The same scenario plays out every week. Employees do their job and employers pay them for that job. Sounds simple, right? Well, sometimes processes break-down and that paycheck is impacted. Have you ever had a paycheck that was inaccurate, late, or worse didn’t come at all? Suddenly, the employee and employer have an issue at hand that has more than just monetary implications.
According to a new survey from The Workforce Institute at Kronos Incorporated an estimated 82 million1 Americans – more than half of the U.S. workforce – have experienced a problem with their paycheck during their career. The results of the survey go on to say that more than a quarter (26 percent) of hourly workers have been paid too little, while 15 percent say they’ve been paid late. For the salaried worker, 15 percent say they’ve been shortchanged in their check and 16 percent report being paid late.
On the flip side of things, there’s also the issue of paying employees too much. Calculations errors aren’t uncommon when time & attendance is tracked on paper. The survey found, on average, American workers say they must likely be overpaid a staggering $463 before alerting their employer to the mistake.
Public sector employers have an additional risk to adverse side effects from an incorrect paycheck. Regardless of underpayment or overpayment, the threat of the media putting a spotlight on perceived wasteful spending is real. It signifies a weakness that the organization isn’t in complete control over their payroll processes.
The truth is, Payroll employees are often over-burdened by illegible hand-writing, late or incomplete time sheets, and the sheer volume of paper that comes in. With this environment comes the potential for errors. Looking for areas of efficiency can lead to better accuracy and even cost savings.
Footnote 1: Calculation based on the U.S. Bureau of Labor Statistics report from January 2017 that estimates there are 152.08 million employed people in the U.S.: 152.08M x 54% = 82.12 million.
Retention seems to be a popular word this year. HR leaders across all levels of government are in a state of worry. Attract and retain… Attract and retain… This is the mantra by which public sector employers are living and breathing. So what’s all the fuss about?
As more employees are reaching retirement age, they know a plethora of knowledge will be walking out the door with each employee. So governments are deep in succession planning and strategizing to address this. But it’s also made many acutely aware that they need to figure out ways to retain this new generation of employees who are filling in these gaps. With pensions in the condition they are and pay often lower than the private sector, what’s the draw to make them want to stay?
Regardless of the generation, people still believe in making a difference. Whether it’s for their community or to make a difference in peoples lives, public service tends to draw people in. But it doesn’t necessarily make them want to stay. Employees want to be recognized for a job well done and offered opportunities to advance their careers. They want to be part of decision making and know their voice is being heard.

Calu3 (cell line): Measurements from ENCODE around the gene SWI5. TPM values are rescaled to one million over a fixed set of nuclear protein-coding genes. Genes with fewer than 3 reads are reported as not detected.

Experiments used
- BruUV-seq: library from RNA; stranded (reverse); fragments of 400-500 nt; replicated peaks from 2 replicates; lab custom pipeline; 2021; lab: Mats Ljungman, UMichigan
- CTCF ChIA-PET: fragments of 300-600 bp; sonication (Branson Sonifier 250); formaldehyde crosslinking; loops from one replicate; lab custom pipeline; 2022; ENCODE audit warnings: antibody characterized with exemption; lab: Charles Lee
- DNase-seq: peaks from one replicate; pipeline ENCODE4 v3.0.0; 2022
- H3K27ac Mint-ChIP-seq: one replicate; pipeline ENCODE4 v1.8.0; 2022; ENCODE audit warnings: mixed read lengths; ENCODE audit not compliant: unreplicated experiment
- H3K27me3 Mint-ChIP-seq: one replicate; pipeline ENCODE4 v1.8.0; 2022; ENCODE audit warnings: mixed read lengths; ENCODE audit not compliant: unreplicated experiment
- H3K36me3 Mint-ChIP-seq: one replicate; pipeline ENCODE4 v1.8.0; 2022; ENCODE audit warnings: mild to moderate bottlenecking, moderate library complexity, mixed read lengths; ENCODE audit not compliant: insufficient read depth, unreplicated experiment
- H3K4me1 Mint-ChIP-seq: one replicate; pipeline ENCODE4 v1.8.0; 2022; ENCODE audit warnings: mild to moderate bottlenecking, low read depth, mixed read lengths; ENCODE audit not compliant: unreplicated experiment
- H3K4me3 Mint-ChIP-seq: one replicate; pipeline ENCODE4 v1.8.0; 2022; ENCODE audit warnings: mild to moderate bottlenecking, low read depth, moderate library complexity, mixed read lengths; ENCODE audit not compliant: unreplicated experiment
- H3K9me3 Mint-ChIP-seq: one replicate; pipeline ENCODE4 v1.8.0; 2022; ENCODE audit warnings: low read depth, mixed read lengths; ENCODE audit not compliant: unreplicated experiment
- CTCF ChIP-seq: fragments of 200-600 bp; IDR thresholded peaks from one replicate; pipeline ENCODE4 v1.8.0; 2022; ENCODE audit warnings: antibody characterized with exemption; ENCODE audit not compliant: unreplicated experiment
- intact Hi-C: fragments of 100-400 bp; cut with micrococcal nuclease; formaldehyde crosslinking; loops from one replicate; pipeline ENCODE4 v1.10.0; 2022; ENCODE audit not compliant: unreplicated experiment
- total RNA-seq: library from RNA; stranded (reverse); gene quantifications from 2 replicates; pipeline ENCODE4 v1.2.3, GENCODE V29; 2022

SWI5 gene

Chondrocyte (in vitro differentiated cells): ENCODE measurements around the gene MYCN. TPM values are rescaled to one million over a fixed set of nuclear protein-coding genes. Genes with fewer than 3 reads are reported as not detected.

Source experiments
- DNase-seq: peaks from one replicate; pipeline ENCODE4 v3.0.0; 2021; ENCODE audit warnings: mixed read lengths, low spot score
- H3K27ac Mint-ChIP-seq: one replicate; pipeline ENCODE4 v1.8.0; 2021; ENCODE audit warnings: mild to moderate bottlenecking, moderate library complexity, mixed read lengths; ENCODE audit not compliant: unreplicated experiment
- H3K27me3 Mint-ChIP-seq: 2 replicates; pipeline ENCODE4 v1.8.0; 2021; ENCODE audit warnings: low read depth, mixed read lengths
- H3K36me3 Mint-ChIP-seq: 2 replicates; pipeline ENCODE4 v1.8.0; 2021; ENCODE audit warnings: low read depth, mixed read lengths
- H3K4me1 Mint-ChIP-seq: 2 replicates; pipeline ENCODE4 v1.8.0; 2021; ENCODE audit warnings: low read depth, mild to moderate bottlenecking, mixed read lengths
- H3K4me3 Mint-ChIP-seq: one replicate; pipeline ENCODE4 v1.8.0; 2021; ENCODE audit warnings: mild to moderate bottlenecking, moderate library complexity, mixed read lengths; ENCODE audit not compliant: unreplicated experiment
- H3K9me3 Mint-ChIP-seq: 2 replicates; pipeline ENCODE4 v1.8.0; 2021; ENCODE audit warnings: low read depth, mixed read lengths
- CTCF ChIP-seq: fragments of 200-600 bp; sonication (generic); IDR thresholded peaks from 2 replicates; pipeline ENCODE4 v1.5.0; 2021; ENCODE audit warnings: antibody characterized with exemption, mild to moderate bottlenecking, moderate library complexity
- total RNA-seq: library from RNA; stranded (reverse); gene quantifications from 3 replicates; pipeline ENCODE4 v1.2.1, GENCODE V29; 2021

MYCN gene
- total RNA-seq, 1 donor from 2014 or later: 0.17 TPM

According to an article written by Neil Reichenburg of IPMA-HR, Getting the Right People, employee engagement matters. “Engaged employees are five times more likely to be very satisfied, five times more likely to recommend their place of employment to others, and four times less likely to leave.”
Engagement is not a one-size fits all; we are all individuals. What motivates one person, might not motivate the next. As managers and leaders address the reality of what retention means to their organization, they will discover there are multiple paths to create an environment employees can thrive in. And maybe, the employees who came into the public sector for the right reasons will want to stay a little while longer.
Today’s blog is from Don Pagel, VP Public Sector Services at Kronos.
Big Data, Data Warehousing, Data Marts, Analytics, Business Intelligence….all are part of the same evolution of the growing digital world, the data it generates and the structured information contained therein.
As computer systems began to house databases of transactional data, users and executives have asked for more and more “reporting” from those systems to investigate problems, maximize efficiencies within processes, and my favorite in the public sector, or determine solutions or answers based on factual information rather than supposition or anecdotal experiences. In recent years the data generated by all of the systems we use and the potential interrelated information from disparate systems has generated voluminous amounts of data…thus “Big Data”.
The public sector is beginning to use analytical tools to mine all of the data they have to inform their constituents, look for efficiencies and also to help off-set some political “agendas” by focusing on facts. Public safety organizations use collected data to look for geographical or date-specific trends to help staff for the best use of safety manpower as well as educate the public on what is going on in their areas. Human resource departments regularly extract and update public pay and benefits data to reduce demand on their staff for public information requests. Executives are finding value in workforce management data to determine labor productivity and improve resource and budget management. Finance departments are unifying all of their collections data into one analytical format from disparate systems in order to gage how well they are collecting outstanding fines and fees, develop metrics to monitor and look for ways to enhance processes to improve collections. Parking and Police departments are collaborating on vast amounts of data collected by license plate recognition equipment and software to share information that can be valuable to both organizations. Parking departments are also learning the value of parking transaction data for both numerous supply and demand calculations as well as justifying new garage or meter placements. Traffic managers have long used data to determine traffic patterns but now can use that same data to automate lane use or determine where the next road work or expansion is necessary.
Putting some thought into structuring data within a larger organization that may contain multiple systems can lead to an easier delivery of many of the above ideas, allow for “drill-down” structured online reporting as well as simpler ad-hoc querying to more easily find true factual information in a political environment. This is not generally an inexpensive project, but it can pay off handsomely for years to come. If your organization hasn’t started a Big Data project, I suggest you consider the following: